“While objective journalism is critical to informing voters, inserting federal regulators into private sector business negotiations, mandating carriage of what the government thinks is ‘news,’ and promoting cartels is an irresponsible way to encourage an independent and robust news media.”

That is a debatable interpretation of what the law says. Platforms could still remove content they judged to be false or hate speech, but they would be risking legal action from a publisher who had chosen to be part of the joint negotiation.

Conservatives, led by Sen. Ted Cruz (R-Tex.), are particularly angry at the prospect of seeing right-leaning journalism sites lumped in with the likes of Q-Anon. He argues the result would be legitimate advocacy journalism effectively being censored.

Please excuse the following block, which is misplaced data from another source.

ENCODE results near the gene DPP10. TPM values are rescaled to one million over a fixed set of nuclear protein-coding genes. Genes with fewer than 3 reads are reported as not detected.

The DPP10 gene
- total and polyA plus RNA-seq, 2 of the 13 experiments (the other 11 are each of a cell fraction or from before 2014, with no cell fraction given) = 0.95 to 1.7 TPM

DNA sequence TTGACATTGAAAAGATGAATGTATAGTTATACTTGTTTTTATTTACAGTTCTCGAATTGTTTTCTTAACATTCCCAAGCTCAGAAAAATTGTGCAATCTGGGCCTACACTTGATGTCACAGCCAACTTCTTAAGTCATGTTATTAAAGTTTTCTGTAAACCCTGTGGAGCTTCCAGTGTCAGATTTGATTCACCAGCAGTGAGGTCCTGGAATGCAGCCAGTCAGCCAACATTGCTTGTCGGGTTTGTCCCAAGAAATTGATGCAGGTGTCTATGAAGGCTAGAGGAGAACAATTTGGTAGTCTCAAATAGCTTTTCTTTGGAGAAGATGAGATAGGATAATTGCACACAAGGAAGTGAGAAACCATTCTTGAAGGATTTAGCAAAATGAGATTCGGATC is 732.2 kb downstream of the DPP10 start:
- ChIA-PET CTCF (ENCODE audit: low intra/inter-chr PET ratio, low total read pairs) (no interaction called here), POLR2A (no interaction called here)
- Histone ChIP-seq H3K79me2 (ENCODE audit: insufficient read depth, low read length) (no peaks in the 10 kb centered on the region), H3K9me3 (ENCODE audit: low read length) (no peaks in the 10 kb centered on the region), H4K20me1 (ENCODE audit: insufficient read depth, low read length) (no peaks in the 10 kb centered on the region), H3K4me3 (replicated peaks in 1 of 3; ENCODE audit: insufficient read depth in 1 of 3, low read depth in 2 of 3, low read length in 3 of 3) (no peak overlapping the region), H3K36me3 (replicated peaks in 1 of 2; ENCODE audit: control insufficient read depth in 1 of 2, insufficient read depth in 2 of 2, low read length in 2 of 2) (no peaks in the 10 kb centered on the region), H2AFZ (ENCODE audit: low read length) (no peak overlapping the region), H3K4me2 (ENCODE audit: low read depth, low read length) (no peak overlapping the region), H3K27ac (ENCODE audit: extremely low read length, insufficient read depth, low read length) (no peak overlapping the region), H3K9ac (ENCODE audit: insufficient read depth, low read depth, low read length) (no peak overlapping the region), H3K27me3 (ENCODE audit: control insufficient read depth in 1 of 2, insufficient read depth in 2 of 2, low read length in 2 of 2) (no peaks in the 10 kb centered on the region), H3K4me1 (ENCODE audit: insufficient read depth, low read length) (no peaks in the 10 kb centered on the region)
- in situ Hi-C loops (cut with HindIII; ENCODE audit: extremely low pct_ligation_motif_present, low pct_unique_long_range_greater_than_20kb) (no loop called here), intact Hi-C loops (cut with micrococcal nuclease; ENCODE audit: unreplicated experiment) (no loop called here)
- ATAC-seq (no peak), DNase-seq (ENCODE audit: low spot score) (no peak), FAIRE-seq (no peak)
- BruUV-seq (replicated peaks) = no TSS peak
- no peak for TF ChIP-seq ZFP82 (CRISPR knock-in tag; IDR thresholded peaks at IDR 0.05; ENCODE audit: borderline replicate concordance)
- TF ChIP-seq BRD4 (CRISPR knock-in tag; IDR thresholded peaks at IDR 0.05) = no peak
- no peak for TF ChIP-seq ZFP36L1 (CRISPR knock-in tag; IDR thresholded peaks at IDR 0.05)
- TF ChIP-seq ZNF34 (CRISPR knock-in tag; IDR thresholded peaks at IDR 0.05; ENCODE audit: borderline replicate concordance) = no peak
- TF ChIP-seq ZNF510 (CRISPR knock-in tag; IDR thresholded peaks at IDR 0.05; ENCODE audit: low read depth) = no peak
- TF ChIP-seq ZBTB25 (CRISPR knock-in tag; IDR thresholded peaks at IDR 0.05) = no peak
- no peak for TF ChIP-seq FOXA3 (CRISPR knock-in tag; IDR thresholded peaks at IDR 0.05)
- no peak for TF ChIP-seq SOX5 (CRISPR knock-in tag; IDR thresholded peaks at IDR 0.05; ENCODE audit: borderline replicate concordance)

An assortment of progressive groups are working against passage of JCPA too, for entirely different reasons. They claim that the bill will benefit big publishing companies like Gannett or hedge fund Alden Global Capital’s newspaper holding groups over smaller ones.

Local broadcasters also are being given permission to negotiate collectively with the platforms. Through waves of consolidation, the great majority of local stations are not locally owned, and bit players like Sinclair and Nextstar would benefit.

While the bill partly pegs distribution of compensation from the platforms to the number of local journalists a publisher employs, opponents suspect that large outlets, many now owned by hedge funds, will find ways to drop compensation from platforms to debt repayment or profit.

Public Knowledge, a coalition of groups including library associations, Common Cause and Wikipedia, summarized the case against JCPA in a Sept. 2 letter to the judiciary committee, concluding, “the bill remains enormously problematic.”